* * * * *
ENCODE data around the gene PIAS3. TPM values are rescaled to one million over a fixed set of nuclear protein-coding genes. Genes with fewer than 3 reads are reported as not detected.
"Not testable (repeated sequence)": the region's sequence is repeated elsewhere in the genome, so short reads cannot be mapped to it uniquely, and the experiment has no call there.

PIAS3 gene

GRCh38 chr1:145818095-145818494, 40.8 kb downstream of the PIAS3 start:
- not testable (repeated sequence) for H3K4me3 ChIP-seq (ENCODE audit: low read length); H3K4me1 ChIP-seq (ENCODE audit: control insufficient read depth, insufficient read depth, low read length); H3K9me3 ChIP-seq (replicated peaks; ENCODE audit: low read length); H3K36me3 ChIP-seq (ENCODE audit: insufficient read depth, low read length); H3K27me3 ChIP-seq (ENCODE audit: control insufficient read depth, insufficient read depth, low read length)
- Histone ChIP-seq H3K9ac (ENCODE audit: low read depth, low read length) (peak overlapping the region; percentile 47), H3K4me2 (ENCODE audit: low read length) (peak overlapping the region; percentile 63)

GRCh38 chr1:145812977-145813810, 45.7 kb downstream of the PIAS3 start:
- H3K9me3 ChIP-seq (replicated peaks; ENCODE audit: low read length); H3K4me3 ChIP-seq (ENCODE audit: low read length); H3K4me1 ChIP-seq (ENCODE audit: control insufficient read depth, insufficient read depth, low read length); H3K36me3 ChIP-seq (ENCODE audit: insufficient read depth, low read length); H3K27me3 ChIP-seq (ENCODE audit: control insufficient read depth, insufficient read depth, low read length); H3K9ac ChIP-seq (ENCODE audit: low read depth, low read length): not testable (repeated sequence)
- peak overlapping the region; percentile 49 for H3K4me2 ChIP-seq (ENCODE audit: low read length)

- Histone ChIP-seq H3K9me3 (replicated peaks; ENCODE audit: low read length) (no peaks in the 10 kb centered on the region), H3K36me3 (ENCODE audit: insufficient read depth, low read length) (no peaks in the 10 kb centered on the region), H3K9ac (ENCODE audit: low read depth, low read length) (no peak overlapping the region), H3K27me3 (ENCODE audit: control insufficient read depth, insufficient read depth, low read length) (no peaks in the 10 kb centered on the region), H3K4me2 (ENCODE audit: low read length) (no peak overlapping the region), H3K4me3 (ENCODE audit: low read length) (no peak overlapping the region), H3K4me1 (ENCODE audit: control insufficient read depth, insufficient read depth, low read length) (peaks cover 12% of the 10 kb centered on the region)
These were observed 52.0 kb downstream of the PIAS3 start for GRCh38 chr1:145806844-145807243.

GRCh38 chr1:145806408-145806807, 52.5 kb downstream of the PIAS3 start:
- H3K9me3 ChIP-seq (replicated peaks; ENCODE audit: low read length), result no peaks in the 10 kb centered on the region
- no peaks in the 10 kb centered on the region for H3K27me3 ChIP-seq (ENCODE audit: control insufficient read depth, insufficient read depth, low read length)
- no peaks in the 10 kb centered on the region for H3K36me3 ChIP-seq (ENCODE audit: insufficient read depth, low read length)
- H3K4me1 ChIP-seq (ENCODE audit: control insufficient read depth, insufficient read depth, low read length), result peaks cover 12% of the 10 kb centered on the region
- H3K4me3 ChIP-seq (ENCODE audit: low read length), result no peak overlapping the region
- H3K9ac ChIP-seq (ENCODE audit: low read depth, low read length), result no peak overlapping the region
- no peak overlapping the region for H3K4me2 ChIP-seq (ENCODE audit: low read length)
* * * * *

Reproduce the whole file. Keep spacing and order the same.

ENCODE data around the gene PIAS3. TPM values are rescaled to one million over a fixed set of nuclear protein-coding genes. Genes with fewer than 3 reads are reported as not detected.
"Not testable (repeated sequence)": the region's sequence is repeated elsewhere in the genome, so short reads cannot be mapped to it uniquely, and the experiment has no call there.

PIAS3 gene

GRCh38 chr1:145818095-145818494, 40.8 kb downstream of the PIAS3 start:
- not testable (repeated sequence) for H3K4me3 ChIP-seq (ENCODE audit: low read length); H3K4me1 ChIP-seq (ENCODE audit: control insufficient read depth, insufficient read depth, low read length); H3K9me3 ChIP-seq (replicated peaks; ENCODE audit: low read length); H3K36me3 ChIP-seq (ENCODE audit: insufficient read depth, low read length); H3K27me3 ChIP-seq (ENCODE audit: control insufficient read depth, insufficient read depth, low read length)
- Histone ChIP-seq H3K9ac (ENCODE audit: low read depth, low read length) (peak overlapping the region; percentile 47), H3K4me2 (ENCODE audit: low read length) (peak overlapping the region; percentile 63)

GRCh38 chr1:145812977-145813810, 45.7 kb downstream of the PIAS3 start:
- H3K9me3 ChIP-seq (replicated peaks; ENCODE audit: low read length); H3K4me3 ChIP-seq (ENCODE audit: low read length); H3K4me1 ChIP-seq (ENCODE audit: control insufficient read depth, insufficient read depth, low read length); H3K36me3 ChIP-seq (ENCODE audit: insufficient read depth, low read length); H3K27me3 ChIP-seq (ENCODE audit: control insufficient read depth, insufficient read depth, low read length); H3K9ac ChIP-seq (ENCODE audit: low read depth, low read length): not testable (repeated sequence)
- peak overlapping the region; percentile 49 for H3K4me2 ChIP-seq (ENCODE audit: low read length)

- Histone ChIP-seq H3K9me3 (replicated peaks; ENCODE audit: low read length) (no peaks in the 10 kb centered on the region), H3K36me3 (ENCODE audit: insufficient read depth, low read length) (no peaks in the 10 kb centered on the region), H3K9ac (ENCODE audit: low read depth, low read length) (no peak overlapping the region), H3K27me3 (ENCODE audit: control insufficient read depth, insufficient read depth, low read length) (no peaks in the 10 kb centered on the region), H3K4me2 (ENCODE audit: low read length) (no peak overlapping the region), H3K4me3 (ENCODE audit: low read length) (no peak overlapping the region), H3K4me1 (ENCODE audit: control insufficient read depth, insufficient read depth, low read length) (peaks cover 12% of the 10 kb centered on the region)
These were observed 52.0 kb downstream of the PIAS3 start for GRCh38 chr1:145806844-145807243.

GRCh38 chr1:145806408-145806807, 52.5 kb downstream of the PIAS3 start:
- H3K9me3 ChIP-seq (replicated peaks; ENCODE audit: low read length), result no peaks in the 10 kb centered on the region
- no peaks in the 10 kb centered on the region for H3K27me3 ChIP-seq (ENCODE audit: control insufficient read depth, insufficient read depth, low read length)
- no peaks in the 10 kb centered on the region for H3K36me3 ChIP-seq (ENCODE audit: insufficient read depth, low read length)
- H3K4me1 ChIP-seq (ENCODE audit: control insufficient read depth, insufficient read depth, low read length), result peaks cover 12% of the 10 kb centered on the region
- H3K4me3 ChIP-seq (ENCODE audit: low read length), result no peak overlapping the region
- H3K9ac ChIP-seq (ENCODE audit: low read depth, low read length), result no peak overlapping the region
- no peak overlapping the region for H3K4me2 ChIP-seq (ENCODE audit: low read length)